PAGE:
Species are allocated to the data-deficient management stream when there is not enough knowledge about their ecology, distribution, threats or management needs to inform an effective management strategy. Typically, data-deficient species need investment in targeted research or survey to fill those knowledge gaps and determine the best approach to on-ground management.
Examples in this category include small flower grevillea and the little whip snake. Research or surveys of these species are a priority for the Saving our Species program.
Current work on these species aims to identify major gaps in our knowledge and set survey and research priorities.
Once we understand more about a data-deficient species, we can move it to another management stream and develop a conservation strategy outlining its management requirements.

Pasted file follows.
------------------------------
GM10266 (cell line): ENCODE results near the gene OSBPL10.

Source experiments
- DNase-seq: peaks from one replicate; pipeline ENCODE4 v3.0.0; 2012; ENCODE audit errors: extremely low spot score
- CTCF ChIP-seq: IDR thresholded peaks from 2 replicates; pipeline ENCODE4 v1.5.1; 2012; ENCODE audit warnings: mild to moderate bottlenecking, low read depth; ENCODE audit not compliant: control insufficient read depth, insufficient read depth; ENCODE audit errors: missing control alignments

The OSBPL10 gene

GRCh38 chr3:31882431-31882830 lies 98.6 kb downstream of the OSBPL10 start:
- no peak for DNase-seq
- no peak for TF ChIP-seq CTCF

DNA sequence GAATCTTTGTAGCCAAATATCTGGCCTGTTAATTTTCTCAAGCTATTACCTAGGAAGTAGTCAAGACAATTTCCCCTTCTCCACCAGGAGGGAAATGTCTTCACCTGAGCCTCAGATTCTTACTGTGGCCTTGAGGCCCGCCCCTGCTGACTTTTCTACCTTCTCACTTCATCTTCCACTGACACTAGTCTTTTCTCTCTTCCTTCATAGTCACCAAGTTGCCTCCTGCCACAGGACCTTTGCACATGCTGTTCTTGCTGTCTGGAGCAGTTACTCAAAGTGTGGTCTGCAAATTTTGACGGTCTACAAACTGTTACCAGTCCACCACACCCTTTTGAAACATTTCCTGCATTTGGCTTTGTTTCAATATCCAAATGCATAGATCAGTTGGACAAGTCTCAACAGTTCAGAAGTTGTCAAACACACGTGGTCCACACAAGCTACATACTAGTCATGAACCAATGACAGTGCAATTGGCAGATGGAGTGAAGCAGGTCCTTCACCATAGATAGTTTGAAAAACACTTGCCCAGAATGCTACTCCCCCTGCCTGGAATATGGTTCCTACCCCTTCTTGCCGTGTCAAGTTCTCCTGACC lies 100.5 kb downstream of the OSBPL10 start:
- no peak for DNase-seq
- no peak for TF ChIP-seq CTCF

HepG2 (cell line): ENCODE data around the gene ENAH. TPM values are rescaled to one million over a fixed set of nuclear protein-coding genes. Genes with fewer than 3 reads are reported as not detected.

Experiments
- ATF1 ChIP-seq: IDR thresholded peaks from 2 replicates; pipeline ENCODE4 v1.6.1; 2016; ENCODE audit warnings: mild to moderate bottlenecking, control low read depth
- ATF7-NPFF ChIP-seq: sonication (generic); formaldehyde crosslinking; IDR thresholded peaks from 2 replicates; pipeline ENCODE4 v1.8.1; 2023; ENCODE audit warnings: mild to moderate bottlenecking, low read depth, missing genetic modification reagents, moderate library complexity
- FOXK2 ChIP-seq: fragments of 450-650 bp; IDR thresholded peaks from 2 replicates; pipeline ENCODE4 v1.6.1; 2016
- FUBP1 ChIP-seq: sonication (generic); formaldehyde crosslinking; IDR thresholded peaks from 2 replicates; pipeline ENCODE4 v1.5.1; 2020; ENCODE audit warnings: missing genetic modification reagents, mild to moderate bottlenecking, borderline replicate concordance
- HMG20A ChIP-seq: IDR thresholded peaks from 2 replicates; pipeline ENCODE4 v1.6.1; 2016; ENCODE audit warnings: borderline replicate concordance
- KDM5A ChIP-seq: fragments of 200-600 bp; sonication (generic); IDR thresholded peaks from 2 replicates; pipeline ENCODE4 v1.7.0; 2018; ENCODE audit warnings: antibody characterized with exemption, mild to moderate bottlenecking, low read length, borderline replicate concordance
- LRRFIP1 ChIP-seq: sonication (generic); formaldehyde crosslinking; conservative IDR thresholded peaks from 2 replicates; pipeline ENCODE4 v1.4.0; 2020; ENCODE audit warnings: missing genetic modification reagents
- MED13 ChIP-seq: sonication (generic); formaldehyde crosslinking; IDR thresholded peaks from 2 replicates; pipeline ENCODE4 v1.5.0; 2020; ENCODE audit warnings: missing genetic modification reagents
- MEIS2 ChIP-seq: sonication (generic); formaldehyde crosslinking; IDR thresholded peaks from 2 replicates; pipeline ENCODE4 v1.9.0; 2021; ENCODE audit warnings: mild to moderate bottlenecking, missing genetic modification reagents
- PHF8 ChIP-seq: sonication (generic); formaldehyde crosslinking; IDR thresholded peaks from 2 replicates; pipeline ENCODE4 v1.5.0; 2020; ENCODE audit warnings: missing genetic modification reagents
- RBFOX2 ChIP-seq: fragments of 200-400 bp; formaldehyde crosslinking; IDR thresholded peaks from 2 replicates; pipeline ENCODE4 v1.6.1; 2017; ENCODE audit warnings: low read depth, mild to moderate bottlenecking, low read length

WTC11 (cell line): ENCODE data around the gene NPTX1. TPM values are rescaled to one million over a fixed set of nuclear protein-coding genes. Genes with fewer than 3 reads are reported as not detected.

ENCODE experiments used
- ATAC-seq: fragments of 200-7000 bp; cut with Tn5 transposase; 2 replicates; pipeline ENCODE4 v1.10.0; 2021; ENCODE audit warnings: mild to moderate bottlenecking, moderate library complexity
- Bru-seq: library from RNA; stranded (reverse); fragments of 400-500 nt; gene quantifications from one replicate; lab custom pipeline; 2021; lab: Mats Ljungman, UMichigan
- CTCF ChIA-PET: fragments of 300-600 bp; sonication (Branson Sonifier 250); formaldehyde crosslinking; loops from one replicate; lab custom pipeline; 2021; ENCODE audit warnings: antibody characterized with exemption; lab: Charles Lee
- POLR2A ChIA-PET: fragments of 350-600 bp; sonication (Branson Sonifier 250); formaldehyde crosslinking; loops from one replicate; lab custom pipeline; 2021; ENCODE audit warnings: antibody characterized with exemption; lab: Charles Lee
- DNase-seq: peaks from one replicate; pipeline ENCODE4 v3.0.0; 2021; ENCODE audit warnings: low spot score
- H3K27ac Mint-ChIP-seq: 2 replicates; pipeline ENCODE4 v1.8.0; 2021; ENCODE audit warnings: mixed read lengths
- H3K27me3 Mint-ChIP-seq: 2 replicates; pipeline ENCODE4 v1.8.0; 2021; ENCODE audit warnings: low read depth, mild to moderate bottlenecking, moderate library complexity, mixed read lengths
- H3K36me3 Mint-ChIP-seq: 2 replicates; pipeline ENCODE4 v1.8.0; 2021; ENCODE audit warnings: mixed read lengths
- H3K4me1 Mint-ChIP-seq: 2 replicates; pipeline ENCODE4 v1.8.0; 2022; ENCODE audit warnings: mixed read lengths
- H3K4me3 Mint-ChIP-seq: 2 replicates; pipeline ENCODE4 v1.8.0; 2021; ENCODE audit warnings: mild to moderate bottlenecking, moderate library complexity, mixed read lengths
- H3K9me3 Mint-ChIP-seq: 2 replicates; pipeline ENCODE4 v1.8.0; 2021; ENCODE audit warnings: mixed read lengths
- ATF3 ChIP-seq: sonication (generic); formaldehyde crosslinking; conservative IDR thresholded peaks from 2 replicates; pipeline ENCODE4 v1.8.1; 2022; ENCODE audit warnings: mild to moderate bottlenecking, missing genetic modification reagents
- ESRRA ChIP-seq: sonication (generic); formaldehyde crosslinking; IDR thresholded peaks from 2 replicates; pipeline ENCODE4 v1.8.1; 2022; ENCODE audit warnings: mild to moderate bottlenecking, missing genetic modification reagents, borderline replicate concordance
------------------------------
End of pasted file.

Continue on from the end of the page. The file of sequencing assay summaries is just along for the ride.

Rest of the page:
The Framework for data-deficient species (PDF 2.4MB) sets out the data-deficient objectives and how species are allocated to this management stream.
Extinct (in New South Wales or Australia)
The data-deficient species stream includes species that we presume are extinct in New South Wales, such as the star finch.
If a species listed as extinct is rediscovered in the wild, we look at how we can increase our knowledge about it.
Once we learn more about the species, we can potentially develop a conservation strategy and move it to another management stream.